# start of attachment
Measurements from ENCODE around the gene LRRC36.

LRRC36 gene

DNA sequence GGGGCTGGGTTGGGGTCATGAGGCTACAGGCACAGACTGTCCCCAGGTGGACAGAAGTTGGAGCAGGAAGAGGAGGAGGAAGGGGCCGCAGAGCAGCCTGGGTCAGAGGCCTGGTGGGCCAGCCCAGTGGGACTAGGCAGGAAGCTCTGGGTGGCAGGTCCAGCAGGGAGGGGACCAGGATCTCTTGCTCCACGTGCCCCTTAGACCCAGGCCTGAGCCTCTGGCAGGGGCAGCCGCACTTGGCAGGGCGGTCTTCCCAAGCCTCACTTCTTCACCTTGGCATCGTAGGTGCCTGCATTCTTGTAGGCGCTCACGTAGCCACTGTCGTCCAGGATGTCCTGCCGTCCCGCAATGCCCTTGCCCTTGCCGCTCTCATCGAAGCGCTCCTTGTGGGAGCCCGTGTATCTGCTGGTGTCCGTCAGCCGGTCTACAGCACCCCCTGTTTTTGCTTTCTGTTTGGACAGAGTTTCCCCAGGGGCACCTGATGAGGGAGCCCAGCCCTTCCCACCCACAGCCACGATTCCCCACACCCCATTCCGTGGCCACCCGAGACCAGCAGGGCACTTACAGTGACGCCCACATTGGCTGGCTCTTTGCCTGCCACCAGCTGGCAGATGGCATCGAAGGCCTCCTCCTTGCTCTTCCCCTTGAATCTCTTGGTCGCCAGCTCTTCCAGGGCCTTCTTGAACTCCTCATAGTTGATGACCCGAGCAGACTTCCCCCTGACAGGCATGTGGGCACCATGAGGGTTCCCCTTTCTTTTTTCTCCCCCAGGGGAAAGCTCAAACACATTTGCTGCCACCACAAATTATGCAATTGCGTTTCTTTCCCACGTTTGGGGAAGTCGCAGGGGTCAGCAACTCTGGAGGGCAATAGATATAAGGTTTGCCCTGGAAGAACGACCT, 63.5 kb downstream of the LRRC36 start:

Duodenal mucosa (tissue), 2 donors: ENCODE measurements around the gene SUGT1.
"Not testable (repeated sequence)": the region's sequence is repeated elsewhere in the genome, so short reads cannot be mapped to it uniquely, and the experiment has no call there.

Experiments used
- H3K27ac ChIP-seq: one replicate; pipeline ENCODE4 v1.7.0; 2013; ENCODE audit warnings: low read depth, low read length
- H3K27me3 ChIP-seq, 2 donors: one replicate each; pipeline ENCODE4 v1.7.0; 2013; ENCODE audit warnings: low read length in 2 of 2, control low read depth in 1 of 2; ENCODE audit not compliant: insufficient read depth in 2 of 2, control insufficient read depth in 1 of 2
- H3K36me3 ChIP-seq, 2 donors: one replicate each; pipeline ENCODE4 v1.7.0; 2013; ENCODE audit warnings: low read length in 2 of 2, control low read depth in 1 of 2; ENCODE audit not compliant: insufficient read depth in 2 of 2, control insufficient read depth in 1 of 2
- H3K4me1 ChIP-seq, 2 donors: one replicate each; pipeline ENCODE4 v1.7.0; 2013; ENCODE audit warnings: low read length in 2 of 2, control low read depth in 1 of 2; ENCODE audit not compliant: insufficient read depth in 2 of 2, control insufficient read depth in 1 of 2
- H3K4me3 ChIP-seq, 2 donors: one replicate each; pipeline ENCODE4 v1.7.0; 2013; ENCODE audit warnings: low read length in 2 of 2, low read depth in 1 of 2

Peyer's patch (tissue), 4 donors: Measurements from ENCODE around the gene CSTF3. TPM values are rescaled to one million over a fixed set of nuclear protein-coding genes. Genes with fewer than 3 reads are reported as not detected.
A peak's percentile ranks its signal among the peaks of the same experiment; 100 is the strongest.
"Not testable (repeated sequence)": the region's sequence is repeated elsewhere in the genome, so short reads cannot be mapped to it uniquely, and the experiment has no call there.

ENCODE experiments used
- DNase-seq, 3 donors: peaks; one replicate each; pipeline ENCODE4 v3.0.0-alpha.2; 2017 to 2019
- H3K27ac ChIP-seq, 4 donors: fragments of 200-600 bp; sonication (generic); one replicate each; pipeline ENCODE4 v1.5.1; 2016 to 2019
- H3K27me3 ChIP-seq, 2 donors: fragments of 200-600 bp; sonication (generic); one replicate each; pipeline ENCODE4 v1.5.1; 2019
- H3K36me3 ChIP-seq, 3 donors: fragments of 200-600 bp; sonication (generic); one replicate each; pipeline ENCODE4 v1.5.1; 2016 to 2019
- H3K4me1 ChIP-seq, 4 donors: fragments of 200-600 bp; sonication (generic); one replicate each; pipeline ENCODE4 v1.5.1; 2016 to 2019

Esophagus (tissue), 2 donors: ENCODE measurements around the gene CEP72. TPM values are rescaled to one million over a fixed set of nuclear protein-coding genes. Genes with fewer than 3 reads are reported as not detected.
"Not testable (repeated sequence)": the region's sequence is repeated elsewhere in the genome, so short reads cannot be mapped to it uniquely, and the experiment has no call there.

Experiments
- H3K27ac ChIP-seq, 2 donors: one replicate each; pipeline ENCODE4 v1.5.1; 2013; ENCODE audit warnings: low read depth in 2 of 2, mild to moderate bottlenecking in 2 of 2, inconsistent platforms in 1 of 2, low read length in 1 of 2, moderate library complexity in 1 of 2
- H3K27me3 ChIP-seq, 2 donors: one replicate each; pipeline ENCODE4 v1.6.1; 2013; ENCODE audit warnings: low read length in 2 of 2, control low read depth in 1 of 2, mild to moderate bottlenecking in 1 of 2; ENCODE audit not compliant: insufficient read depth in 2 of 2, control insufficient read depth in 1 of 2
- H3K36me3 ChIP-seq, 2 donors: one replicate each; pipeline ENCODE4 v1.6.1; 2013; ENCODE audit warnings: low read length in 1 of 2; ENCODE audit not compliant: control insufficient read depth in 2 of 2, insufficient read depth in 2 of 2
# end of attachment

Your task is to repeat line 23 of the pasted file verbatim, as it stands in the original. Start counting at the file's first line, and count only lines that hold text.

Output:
Experiments